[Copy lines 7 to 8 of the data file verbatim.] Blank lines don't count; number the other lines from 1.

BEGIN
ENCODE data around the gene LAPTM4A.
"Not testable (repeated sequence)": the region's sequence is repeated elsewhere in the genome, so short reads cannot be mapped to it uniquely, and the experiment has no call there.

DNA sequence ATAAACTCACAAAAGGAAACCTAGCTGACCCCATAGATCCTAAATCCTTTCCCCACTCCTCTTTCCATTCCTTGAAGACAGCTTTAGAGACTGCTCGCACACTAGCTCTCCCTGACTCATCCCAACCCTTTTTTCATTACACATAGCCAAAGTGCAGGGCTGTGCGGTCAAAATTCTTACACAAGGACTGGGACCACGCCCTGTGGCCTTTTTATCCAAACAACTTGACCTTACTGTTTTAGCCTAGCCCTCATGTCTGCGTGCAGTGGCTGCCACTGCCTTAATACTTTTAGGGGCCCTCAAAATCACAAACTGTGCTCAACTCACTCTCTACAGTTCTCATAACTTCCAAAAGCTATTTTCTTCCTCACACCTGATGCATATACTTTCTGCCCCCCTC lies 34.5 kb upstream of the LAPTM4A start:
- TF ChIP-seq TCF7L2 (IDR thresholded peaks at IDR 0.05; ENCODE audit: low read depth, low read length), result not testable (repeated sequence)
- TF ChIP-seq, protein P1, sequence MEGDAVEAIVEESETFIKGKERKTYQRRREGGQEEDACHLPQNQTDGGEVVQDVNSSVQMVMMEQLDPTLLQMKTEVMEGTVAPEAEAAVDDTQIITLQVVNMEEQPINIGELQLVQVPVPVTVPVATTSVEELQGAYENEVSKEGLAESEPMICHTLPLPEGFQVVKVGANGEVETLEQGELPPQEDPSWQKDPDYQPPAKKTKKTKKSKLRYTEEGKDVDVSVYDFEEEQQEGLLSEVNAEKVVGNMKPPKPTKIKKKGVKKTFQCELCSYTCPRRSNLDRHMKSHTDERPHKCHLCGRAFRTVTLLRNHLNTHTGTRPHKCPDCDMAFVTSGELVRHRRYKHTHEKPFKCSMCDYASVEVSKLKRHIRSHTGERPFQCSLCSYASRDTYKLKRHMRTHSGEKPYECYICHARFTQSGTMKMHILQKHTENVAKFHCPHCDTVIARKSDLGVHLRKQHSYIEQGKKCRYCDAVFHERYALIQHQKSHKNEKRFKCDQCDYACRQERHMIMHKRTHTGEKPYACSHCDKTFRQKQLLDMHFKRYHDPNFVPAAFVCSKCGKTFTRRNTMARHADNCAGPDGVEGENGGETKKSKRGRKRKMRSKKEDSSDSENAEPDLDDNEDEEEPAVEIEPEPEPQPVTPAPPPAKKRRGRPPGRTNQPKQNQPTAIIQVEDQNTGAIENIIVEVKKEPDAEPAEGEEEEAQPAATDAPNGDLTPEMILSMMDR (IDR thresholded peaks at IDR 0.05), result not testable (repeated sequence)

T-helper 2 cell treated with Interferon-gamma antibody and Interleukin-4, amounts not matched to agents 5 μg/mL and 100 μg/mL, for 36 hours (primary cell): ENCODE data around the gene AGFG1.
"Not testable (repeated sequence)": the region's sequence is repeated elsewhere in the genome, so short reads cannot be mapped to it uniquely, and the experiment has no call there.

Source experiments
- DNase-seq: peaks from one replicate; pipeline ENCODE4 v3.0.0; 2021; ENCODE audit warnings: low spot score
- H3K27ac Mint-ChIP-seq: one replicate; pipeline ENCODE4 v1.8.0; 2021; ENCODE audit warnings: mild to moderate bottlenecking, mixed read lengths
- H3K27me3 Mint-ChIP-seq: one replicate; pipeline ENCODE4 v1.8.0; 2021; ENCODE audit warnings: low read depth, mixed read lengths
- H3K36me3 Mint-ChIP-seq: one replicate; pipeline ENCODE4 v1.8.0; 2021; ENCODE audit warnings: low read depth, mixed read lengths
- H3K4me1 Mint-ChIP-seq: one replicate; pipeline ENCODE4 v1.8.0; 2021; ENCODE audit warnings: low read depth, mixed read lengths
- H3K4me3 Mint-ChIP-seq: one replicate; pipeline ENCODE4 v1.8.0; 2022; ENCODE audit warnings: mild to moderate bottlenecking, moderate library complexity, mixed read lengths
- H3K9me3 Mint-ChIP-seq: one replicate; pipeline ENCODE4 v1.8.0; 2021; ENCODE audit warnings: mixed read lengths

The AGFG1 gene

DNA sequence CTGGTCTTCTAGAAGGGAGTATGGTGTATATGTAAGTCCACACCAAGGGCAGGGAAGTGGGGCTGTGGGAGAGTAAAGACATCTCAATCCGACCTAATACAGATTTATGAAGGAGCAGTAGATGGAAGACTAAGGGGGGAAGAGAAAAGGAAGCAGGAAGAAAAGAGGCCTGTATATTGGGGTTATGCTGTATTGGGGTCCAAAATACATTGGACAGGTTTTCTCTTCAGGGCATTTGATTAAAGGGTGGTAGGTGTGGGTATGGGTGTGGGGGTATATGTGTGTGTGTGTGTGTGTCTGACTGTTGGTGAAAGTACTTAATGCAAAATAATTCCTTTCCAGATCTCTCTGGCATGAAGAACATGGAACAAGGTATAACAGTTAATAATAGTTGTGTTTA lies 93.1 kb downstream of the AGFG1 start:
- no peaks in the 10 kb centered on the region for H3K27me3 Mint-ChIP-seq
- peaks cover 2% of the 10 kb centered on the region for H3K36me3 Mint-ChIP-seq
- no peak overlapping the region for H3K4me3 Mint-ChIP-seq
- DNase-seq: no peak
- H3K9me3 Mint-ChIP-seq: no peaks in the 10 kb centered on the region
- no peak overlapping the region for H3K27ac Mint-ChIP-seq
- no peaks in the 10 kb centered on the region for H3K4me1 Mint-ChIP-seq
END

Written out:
"Not testable (repeated sequence)": the region's sequence is repeated elsewhere in the genome, so short reads cannot be mapped to it uniquely, and the experiment has no call there.

Source experiments